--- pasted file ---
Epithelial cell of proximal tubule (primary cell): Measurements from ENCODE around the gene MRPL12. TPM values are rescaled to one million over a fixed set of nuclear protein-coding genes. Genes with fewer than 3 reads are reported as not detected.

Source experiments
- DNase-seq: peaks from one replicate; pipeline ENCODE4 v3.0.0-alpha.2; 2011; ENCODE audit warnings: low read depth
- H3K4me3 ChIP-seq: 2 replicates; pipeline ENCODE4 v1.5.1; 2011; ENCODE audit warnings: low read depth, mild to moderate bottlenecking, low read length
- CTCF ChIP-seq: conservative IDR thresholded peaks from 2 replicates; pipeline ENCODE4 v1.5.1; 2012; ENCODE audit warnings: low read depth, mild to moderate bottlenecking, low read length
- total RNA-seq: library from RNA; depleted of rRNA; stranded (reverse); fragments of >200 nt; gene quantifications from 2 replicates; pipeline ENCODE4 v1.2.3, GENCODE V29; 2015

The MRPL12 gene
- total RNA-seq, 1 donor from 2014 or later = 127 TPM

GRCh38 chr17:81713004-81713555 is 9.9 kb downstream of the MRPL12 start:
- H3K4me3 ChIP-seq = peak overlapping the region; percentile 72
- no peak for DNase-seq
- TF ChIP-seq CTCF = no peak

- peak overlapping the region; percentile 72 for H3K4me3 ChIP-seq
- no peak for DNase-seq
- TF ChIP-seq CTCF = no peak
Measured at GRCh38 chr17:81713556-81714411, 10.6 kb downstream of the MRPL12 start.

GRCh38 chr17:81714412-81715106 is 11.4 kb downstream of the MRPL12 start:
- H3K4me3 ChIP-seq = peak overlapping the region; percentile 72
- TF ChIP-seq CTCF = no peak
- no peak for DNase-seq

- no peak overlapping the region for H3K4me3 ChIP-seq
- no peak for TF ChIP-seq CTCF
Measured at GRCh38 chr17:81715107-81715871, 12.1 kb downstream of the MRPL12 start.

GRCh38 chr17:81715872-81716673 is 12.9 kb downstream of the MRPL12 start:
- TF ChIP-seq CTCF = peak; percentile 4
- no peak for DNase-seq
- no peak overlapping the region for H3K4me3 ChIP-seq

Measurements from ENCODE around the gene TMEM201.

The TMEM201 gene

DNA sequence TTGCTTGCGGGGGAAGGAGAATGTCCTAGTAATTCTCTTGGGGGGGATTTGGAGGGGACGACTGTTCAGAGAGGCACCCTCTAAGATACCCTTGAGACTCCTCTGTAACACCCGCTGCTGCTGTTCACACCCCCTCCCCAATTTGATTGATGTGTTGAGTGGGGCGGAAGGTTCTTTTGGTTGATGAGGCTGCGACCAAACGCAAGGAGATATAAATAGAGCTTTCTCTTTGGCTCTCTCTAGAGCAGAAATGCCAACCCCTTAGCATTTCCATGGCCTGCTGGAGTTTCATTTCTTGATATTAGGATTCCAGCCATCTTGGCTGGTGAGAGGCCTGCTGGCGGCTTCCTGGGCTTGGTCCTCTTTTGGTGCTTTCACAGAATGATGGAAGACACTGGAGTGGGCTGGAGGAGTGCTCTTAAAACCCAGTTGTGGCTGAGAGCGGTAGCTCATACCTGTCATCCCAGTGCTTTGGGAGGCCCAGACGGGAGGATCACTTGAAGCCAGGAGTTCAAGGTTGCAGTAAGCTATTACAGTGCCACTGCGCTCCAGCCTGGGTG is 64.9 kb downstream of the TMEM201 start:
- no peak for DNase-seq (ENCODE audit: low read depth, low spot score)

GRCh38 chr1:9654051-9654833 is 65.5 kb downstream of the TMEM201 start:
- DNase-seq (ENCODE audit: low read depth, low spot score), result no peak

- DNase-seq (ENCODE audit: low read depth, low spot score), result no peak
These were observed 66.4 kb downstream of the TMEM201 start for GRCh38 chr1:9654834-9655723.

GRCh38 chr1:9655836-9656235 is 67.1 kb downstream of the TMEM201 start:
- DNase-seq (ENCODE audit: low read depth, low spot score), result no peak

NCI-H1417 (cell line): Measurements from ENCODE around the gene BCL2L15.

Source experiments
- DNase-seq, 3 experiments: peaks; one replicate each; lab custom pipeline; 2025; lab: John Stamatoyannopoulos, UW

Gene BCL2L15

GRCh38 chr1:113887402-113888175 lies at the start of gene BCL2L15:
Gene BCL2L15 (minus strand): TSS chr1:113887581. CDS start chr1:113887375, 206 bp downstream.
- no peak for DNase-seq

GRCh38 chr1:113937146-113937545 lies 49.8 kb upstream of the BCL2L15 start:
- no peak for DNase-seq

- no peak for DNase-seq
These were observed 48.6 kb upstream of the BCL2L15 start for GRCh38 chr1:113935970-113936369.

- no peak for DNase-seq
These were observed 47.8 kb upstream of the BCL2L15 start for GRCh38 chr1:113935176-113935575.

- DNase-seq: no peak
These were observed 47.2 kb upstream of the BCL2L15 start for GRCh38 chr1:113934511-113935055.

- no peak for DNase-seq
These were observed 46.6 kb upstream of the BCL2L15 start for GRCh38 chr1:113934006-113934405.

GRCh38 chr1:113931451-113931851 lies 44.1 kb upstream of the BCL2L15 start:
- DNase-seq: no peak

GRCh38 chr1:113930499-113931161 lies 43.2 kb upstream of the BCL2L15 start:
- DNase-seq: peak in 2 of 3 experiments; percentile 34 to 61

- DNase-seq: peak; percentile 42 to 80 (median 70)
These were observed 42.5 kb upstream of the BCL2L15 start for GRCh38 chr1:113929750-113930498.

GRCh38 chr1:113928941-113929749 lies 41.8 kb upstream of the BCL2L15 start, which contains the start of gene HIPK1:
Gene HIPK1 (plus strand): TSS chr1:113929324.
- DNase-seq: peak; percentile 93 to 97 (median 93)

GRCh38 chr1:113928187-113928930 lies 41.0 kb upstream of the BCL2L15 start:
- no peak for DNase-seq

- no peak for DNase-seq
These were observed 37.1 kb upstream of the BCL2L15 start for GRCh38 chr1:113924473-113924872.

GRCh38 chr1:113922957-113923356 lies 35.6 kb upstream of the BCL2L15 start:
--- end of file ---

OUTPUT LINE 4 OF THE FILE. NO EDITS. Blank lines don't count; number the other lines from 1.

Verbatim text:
- H3K4me3 ChIP-seq: 2 replicates; pipeline ENCODE4 v1.5.1; 2011; ENCODE audit warnings: low read depth, mild to moderate bottlenecking, low read length